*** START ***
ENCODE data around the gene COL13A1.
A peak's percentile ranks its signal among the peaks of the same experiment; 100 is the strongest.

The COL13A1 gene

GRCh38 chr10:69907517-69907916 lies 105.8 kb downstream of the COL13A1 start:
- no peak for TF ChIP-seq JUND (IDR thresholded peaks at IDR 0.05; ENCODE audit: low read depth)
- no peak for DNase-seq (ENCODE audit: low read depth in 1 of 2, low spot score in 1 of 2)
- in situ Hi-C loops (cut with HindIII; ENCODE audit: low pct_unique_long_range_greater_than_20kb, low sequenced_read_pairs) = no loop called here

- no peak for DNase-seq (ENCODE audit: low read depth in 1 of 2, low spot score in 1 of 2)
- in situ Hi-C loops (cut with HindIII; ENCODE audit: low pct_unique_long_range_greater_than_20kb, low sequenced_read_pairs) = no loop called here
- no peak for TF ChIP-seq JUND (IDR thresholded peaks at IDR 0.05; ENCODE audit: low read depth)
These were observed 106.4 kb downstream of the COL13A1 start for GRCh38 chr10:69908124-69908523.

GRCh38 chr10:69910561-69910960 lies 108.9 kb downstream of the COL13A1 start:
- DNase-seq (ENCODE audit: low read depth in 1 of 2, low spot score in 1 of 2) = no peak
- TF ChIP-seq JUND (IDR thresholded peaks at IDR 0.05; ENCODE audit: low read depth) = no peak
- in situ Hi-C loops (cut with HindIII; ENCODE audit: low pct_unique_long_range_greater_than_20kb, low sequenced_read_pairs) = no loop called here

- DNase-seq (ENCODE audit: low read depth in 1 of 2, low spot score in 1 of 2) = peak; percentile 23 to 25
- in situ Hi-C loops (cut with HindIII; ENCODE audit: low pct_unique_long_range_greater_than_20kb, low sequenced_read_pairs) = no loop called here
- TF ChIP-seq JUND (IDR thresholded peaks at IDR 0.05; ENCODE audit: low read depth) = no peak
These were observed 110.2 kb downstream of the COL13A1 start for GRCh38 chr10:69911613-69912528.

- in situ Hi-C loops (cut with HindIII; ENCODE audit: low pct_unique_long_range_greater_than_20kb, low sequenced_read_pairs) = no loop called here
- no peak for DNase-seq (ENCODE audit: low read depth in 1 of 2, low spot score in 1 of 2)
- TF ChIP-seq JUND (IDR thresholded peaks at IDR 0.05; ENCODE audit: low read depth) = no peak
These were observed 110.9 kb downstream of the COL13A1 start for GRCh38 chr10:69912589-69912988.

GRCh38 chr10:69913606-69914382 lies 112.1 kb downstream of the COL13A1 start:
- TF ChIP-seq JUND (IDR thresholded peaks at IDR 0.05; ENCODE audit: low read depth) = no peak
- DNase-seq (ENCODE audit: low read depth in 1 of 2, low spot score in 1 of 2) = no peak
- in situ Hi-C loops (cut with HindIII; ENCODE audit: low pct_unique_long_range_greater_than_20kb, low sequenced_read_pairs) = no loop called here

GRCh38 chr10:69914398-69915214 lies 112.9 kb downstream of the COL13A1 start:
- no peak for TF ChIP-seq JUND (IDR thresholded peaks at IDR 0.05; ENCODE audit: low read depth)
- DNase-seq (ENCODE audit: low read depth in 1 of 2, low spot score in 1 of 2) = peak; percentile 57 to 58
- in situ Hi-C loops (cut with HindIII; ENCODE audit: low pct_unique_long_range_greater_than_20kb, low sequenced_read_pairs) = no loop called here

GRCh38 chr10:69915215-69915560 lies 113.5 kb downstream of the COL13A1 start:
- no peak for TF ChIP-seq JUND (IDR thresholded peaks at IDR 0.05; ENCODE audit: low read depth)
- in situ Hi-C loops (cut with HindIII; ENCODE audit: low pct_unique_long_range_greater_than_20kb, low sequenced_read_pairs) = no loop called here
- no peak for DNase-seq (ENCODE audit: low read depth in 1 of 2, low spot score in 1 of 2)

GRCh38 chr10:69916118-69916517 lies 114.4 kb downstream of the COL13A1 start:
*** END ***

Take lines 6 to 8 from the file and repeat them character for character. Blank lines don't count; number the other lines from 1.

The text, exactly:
- no peak for DNase-seq (ENCODE audit: low read depth in 1 of 2, low spot score in 1 of 2)
- in situ Hi-C loops (cut with HindIII; ENCODE audit: low pct_unique_long_range_greater_than_20kb, low sequenced_read_pairs) = no loop called here

- no peak for DNase-seq (ENCODE audit: low read depth in 1 of 2, low spot score in 1 of 2)